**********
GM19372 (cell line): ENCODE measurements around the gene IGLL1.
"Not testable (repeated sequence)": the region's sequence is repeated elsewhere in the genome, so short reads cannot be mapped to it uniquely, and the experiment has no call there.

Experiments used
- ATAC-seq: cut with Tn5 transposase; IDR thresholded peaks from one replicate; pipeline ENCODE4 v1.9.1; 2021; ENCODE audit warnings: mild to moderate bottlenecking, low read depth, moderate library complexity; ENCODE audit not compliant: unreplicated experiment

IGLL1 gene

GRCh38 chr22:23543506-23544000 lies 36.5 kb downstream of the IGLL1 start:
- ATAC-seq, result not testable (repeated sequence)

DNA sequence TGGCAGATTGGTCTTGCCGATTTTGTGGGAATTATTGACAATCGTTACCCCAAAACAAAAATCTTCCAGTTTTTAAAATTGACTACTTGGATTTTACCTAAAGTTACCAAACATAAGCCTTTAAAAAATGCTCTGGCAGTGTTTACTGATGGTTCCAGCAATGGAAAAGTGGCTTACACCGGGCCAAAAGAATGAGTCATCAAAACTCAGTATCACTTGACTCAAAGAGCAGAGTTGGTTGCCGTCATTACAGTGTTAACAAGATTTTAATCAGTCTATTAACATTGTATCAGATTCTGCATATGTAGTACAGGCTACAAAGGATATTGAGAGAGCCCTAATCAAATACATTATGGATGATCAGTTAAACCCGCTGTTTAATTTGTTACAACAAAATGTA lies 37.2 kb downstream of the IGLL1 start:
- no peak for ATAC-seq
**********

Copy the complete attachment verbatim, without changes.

GM19372 (cell line): ENCODE measurements around the gene IGLL1.
"Not testable (repeated sequence)": the region's sequence is repeated elsewhere in the genome, so short reads cannot be mapped to it uniquely, and the experiment has no call there.

Experiments used
- ATAC-seq: cut with Tn5 transposase; IDR thresholded peaks from one replicate; pipeline ENCODE4 v1.9.1; 2021; ENCODE audit warnings: mild to moderate bottlenecking, low read depth, moderate library complexity; ENCODE audit not compliant: unreplicated experiment

IGLL1 gene

GRCh38 chr22:23543506-23544000 lies 36.5 kb downstream of the IGLL1 start:
- ATAC-seq, result not testable (repeated sequence)

DNA sequence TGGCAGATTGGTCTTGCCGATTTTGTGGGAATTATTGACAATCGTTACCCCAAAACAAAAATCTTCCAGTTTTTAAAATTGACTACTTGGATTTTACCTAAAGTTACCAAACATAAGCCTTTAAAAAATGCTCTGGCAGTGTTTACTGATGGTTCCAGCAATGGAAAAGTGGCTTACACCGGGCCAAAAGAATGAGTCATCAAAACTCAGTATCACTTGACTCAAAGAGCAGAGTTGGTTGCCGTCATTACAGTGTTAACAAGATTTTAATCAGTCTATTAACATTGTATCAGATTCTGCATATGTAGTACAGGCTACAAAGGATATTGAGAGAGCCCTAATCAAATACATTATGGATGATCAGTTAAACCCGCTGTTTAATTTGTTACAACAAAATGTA lies 37.2 kb downstream of the IGLL1 start:
- no peak for ATAC-seq